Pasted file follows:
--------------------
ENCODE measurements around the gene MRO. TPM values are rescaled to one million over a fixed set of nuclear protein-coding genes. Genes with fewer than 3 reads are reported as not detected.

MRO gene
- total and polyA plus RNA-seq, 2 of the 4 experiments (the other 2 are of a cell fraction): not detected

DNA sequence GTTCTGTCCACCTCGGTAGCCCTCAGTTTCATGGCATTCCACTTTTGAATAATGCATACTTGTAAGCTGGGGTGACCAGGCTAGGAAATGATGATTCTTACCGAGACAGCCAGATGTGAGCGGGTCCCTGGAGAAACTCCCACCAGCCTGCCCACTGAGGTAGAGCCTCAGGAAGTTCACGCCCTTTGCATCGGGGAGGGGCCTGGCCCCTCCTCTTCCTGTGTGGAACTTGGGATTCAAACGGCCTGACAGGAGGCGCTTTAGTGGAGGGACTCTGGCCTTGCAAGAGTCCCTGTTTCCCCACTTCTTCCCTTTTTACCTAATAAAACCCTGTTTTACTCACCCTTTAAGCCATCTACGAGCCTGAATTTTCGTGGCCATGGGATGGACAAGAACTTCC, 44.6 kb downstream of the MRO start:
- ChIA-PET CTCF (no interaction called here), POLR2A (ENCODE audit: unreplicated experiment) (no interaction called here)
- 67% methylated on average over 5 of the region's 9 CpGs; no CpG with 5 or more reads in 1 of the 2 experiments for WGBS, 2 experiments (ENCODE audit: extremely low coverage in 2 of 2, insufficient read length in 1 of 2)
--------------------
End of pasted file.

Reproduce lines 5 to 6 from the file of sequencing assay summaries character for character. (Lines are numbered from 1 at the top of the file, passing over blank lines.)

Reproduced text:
- ChIA-PET CTCF (no interaction called here), POLR2A (ENCODE audit: unreplicated experiment) (no interaction called here)
- 67% methylated on average over 5 of the region's 9 CpGs; no CpG with 5 or more reads in 1 of the 2 experiments for WGBS, 2 experiments (ENCODE audit: extremely low coverage in 2 of 2, insufficient read length in 1 of 2)